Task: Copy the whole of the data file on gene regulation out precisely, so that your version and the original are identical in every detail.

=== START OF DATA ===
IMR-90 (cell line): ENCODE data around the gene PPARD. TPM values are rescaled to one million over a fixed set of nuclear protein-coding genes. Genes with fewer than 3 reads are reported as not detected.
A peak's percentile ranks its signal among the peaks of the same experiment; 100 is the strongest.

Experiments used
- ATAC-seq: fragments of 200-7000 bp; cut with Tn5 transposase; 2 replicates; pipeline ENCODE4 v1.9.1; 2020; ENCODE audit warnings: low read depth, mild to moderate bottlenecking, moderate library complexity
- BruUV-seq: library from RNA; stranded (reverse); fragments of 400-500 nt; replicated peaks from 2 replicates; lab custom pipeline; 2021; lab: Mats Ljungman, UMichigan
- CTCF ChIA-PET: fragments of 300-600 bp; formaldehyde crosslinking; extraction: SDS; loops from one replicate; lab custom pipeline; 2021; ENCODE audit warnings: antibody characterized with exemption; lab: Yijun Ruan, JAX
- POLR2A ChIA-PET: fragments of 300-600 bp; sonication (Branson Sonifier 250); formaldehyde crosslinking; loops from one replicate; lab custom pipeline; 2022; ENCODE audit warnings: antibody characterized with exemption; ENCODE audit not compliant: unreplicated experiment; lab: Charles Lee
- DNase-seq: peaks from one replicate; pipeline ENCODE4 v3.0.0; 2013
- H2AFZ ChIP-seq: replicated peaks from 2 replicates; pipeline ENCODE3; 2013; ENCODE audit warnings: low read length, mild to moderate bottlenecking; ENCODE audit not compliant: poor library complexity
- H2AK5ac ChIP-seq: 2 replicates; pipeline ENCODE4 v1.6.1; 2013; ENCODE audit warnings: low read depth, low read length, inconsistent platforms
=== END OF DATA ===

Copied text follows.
IMR-90 (cell line): ENCODE data around the gene PPARD. TPM values are rescaled to one million over a fixed set of nuclear protein-coding genes. Genes with fewer than 3 reads are reported as not detected.
A peak's percentile ranks its signal among the peaks of the same experiment; 100 is the strongest.

Experiments used
- ATAC-seq: fragments of 200-7000 bp; cut with Tn5 transposase; 2 replicates; pipeline ENCODE4 v1.9.1; 2020; ENCODE audit warnings: low read depth, mild to moderate bottlenecking, moderate library complexity
- BruUV-seq: library from RNA; stranded (reverse); fragments of 400-500 nt; replicated peaks from 2 replicates; lab custom pipeline; 2021; lab: Mats Ljungman, UMichigan
- CTCF ChIA-PET: fragments of 300-600 bp; formaldehyde crosslinking; extraction: SDS; loops from one replicate; lab custom pipeline; 2021; ENCODE audit warnings: antibody characterized with exemption; lab: Yijun Ruan, JAX
- POLR2A ChIA-PET: fragments of 300-600 bp; sonication (Branson Sonifier 250); formaldehyde crosslinking; loops from one replicate; lab custom pipeline; 2022; ENCODE audit warnings: antibody characterized with exemption; ENCODE audit not compliant: unreplicated experiment; lab: Charles Lee
- DNase-seq: peaks from one replicate; pipeline ENCODE4 v3.0.0; 2013
- H2AFZ ChIP-seq: replicated peaks from 2 replicates; pipeline ENCODE3; 2013; ENCODE audit warnings: low read length, mild to moderate bottlenecking; ENCODE audit not compliant: poor library complexity
- H2AK5ac ChIP-seq: 2 replicates; pipeline ENCODE4 v1.6.1; 2013; ENCODE audit warnings: low read depth, low read length, inconsistent platforms